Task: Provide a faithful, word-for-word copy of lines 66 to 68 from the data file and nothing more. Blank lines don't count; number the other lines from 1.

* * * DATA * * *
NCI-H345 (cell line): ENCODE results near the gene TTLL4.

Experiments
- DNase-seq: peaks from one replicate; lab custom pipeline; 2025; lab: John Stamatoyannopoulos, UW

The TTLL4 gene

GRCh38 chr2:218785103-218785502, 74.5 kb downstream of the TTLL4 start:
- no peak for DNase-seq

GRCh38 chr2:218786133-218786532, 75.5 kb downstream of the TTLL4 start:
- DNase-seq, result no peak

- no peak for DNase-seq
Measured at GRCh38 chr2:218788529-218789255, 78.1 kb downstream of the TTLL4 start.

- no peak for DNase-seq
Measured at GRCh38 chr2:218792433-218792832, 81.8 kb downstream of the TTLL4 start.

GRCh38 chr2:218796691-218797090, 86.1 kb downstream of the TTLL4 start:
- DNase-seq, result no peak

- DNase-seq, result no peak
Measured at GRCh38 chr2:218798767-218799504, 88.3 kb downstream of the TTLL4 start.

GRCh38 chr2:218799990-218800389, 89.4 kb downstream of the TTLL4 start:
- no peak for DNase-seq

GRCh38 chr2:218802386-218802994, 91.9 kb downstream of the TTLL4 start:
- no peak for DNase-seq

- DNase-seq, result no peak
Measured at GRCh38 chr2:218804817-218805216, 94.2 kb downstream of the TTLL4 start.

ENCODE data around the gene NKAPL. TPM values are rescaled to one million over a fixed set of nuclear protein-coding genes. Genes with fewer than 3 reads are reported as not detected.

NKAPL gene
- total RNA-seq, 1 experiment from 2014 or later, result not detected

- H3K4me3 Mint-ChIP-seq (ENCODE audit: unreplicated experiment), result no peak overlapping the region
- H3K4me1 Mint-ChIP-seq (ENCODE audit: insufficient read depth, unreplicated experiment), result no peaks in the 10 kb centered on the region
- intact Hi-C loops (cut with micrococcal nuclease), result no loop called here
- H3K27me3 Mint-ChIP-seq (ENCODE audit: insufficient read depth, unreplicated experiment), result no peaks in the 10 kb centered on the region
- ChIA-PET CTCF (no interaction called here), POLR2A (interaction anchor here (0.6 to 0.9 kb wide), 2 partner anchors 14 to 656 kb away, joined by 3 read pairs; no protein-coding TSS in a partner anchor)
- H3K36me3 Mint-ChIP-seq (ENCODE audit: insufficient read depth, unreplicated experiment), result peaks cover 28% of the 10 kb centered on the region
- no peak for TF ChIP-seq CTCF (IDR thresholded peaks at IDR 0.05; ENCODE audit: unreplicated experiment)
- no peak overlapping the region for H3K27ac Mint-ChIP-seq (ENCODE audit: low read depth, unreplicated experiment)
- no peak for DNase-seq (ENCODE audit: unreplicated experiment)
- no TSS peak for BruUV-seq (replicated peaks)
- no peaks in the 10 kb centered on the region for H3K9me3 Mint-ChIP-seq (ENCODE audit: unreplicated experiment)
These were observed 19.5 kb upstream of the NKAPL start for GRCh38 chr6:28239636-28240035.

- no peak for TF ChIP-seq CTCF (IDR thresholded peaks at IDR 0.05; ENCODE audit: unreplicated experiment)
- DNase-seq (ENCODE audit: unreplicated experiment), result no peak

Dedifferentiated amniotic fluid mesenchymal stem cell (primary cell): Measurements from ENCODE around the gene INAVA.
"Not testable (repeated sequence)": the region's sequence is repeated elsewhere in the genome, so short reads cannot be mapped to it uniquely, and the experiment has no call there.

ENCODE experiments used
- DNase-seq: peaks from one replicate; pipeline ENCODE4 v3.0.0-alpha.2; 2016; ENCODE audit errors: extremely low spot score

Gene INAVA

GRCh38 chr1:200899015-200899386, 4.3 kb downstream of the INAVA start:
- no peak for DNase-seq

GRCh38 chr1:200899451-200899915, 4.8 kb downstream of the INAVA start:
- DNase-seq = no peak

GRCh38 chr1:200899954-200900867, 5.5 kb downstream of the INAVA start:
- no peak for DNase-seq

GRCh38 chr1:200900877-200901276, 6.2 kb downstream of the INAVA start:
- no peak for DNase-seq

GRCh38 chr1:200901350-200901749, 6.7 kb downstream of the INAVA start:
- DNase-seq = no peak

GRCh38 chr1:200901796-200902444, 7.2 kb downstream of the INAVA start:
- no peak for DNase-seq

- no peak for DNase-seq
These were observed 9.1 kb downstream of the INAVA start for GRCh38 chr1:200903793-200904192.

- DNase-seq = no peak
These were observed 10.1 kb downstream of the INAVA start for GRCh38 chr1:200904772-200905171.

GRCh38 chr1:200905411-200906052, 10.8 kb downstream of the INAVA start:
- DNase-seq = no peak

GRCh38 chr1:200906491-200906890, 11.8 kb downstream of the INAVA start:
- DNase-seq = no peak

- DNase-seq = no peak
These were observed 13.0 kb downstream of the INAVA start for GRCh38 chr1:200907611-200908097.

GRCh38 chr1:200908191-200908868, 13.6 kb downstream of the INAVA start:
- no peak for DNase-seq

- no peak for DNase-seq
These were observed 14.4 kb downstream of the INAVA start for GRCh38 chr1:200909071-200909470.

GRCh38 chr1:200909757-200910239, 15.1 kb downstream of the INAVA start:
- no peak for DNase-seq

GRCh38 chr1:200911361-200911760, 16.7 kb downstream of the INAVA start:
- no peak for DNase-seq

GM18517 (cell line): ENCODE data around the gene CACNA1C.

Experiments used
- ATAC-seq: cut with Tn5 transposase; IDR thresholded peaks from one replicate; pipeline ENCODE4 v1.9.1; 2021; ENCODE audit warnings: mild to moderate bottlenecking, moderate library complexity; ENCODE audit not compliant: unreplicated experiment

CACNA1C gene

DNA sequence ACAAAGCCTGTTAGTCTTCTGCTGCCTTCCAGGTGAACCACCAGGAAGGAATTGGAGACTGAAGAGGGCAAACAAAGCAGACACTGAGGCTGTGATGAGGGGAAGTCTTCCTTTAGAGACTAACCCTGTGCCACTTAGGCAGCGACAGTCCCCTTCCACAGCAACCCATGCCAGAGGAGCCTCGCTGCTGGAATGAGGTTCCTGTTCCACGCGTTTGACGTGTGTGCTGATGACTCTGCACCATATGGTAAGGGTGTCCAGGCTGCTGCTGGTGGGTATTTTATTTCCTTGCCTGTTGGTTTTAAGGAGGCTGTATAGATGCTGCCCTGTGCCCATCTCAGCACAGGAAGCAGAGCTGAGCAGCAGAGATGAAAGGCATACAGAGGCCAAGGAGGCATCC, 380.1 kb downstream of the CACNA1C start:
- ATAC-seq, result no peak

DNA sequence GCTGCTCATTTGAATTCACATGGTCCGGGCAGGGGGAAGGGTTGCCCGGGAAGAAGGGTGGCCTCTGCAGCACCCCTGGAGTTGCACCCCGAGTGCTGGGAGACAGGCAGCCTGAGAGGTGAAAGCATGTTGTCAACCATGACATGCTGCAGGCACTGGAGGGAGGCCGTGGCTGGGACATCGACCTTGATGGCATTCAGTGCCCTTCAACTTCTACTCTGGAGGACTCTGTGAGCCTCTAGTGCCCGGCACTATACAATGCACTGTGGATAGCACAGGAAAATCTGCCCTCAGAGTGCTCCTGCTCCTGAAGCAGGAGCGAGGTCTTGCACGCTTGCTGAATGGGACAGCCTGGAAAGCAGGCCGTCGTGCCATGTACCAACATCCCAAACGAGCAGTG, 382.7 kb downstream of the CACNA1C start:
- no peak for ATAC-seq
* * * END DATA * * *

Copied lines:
These were observed 13.0 kb downstream of the INAVA start for GRCh38 chr1:200907611-200908097.

GRCh38 chr1:200908191-200908868, 13.6 kb downstream of the INAVA start:
- no peak for DNase-seq